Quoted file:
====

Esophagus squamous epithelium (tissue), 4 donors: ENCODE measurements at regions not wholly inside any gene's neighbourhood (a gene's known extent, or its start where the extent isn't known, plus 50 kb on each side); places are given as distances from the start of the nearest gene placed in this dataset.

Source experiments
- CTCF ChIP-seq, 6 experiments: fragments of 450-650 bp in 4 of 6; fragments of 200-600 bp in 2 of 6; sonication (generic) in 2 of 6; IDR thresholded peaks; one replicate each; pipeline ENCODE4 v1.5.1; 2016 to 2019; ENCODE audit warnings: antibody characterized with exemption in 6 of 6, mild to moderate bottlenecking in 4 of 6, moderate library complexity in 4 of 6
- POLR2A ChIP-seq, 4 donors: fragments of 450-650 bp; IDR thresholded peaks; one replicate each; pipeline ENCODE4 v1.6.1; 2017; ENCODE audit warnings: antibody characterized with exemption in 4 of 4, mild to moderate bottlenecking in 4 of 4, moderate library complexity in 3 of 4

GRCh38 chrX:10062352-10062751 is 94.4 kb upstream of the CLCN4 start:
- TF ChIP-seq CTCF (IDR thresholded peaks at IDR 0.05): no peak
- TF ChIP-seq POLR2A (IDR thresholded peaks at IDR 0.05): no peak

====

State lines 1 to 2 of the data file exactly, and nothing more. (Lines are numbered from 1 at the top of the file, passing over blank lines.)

Esophagus squamous epithelium (tissue), 4 donors: ENCODE measurements at regions not wholly inside any gene's neighbourhood (a gene's known extent, or its start where the extent isn't known, plus 50 kb on each side); places are given as distances from the start of the nearest gene placed in this dataset.

Source experiments